Yet nothing about McCain—not his wartime memories or the down moments of his political career—was ever gloomy. On the contrary, his wicked sense of humor tended to triumph. When confronted with bad news, he’d often remind staff of the “immortal words of Chairman Mao” that “it’s always darkest before it’s completely black.” (Mao didn’t actually say this, and McCain knew it.) On a visit to Antarctica, he threatened—facetiously, I chose to believe—to leave me in Ernest Shackleton’s hut when the plane departed for home. When we hit turbulence on airplanes, he’d note that he had successfully crashed multiple planes and lived to tell the tale, so not to worry—we’d all be fine. Over one period of months we watched the HBO series Da Ali G Show in its entirety, leaving him eager to sit for an interview with Ali G himself—and figuring he could give as good as he got. (We suggested that this was not the best idea).
When it came to matters of national security, however, McCain was deadly serious. The senator pushed for the muscular use of American power in pursuit of the nation’s interests and in defense of its values. He cared not just about Iran, Iraq, North Korea, and Russia, but also about places like Burma, Belarus, Kyrgyzstan, and Cambodia. He valued American alliances and the ideals that infuse them, he believed that the liberal order established after 1945 was worth defending, and he was convinced of America’s unique responsibility to take on burdens others would rather shed.
John McCain was graceful, too, even amid his generally blunt and sometimes combative demeanor. I watched him speak quietly to grievously injured servicemen and women in the military hospital in Landstuhl, Germany. I saw him tour the old prison in Hanoi and then discuss improving national ties with Vietnam’s leaders. I witnessed him sit patiently with the few remaining dissidents in Uzbekistan and pledge support for their cause. And on election night 2008, I stood on the grass at Phoenix’s Biltmore Hotel while McCain gave a concession speech for the history books. Pledging to help Barack Obama lead the American people through the days to come, he wished “Godspeed to the man who was my former opponent and will be my president.” It seems almost quaint, this graciousness in the face of political defeat, a vestige of better political times. Our leaders today could learn much from it.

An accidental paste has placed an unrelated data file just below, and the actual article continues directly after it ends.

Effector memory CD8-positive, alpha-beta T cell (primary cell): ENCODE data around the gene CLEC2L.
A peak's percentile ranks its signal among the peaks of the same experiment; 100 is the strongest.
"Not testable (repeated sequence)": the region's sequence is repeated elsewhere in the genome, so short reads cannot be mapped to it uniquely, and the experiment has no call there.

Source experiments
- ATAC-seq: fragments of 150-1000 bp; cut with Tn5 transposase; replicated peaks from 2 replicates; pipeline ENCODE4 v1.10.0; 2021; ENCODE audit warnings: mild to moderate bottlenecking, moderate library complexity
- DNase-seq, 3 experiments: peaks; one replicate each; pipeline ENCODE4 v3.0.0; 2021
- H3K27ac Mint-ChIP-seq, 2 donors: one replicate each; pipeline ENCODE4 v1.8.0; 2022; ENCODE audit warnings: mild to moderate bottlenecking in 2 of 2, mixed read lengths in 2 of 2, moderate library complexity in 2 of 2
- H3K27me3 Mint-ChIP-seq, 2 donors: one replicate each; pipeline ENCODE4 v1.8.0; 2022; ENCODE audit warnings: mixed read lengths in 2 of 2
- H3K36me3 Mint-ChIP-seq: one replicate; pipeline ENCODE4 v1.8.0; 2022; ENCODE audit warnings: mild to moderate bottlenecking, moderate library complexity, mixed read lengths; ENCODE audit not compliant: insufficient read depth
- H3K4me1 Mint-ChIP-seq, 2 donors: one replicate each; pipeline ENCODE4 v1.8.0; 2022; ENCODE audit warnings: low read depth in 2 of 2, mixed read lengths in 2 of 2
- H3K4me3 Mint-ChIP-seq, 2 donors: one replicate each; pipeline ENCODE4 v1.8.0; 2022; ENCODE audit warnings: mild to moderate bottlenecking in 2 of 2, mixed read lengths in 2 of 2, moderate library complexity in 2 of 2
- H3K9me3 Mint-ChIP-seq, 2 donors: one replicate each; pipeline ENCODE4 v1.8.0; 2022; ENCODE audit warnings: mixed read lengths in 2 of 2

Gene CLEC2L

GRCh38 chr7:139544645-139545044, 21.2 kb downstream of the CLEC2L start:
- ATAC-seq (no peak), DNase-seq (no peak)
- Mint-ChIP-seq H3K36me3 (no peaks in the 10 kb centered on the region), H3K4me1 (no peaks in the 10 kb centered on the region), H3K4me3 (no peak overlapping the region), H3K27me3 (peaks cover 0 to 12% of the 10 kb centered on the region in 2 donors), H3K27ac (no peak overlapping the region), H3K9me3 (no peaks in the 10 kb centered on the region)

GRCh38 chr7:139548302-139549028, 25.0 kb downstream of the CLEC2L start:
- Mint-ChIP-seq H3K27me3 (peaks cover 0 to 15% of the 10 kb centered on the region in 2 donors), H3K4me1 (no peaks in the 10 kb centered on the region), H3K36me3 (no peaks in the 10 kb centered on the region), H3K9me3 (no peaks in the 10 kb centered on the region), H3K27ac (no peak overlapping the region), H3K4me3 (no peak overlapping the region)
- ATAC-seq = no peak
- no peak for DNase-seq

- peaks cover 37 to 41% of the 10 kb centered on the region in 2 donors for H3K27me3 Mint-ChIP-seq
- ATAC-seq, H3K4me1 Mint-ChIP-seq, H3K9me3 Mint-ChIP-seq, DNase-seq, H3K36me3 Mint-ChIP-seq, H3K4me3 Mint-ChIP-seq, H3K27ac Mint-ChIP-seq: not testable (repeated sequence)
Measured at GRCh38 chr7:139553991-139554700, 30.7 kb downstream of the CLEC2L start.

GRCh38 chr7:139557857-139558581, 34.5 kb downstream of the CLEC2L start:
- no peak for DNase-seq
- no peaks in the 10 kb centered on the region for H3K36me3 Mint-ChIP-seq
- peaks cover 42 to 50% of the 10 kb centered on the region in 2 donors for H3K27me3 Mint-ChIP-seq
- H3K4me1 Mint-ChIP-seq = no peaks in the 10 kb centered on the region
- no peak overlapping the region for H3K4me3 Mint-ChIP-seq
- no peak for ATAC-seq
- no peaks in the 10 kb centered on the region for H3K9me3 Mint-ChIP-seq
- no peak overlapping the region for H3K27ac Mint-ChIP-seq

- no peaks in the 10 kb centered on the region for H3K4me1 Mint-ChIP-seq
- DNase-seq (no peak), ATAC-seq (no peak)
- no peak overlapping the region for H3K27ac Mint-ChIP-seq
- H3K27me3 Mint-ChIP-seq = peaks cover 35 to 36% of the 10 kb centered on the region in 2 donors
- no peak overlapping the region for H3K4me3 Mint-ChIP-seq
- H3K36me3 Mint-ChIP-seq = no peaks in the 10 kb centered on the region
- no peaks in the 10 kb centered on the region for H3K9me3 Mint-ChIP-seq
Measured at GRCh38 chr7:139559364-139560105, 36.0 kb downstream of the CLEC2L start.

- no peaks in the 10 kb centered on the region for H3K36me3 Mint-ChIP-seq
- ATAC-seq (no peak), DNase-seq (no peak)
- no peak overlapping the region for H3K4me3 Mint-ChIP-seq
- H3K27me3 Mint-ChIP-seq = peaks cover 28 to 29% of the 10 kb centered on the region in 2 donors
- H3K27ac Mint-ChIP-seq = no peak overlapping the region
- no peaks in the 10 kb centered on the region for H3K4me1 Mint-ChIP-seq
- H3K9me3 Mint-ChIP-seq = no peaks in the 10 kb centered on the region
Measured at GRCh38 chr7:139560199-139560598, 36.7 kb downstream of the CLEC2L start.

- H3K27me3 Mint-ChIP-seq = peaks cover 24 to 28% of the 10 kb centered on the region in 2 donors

It was this grace that struck me most during my last visit with McCain. In March, sitting together outside his cabin in northern Arizona, we watched a creek flow around a hill and through the trees. We spoke not of Trump, or of Washington gossip, or even of old war stories, but of things a touch more profound. John—and it was always “John” to his staff and friends—wanted to talk history, and about his time in Arizona. We chatted about the Battle of Borodino, Stalin’s 1930s show trials, and the generalship of Ulysses S. Grant, and about the land he and Cindy had developed outside Sedona. While everyone he knew fretted over his health and feared what was in store, his demeanor was far more serene. He was thankful, he said, for his family and visitors, for the opportunity to serve his country, and for the life he’d lived.